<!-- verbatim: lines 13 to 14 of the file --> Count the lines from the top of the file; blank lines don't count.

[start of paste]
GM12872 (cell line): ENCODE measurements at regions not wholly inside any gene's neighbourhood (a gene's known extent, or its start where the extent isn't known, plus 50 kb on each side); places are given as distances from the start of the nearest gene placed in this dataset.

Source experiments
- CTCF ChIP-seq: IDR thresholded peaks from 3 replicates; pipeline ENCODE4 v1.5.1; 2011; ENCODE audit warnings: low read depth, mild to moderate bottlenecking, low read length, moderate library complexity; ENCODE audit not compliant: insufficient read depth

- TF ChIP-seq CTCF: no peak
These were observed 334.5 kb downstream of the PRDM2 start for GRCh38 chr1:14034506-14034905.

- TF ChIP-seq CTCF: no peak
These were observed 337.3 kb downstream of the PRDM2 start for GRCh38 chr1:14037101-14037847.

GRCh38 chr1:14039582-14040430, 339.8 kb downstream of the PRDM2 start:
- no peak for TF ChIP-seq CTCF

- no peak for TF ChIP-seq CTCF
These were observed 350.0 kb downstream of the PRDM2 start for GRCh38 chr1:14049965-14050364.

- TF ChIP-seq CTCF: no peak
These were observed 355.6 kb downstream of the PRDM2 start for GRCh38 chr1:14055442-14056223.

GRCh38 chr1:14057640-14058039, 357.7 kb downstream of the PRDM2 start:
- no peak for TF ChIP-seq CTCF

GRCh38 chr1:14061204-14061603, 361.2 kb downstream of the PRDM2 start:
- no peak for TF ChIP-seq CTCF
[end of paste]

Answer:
These were observed 355.6 kb downstream of the PRDM2 start for GRCh38 chr1:14055442-14056223.

GRCh38 chr1:14057640-14058039, 357.7 kb downstream of the PRDM2 start: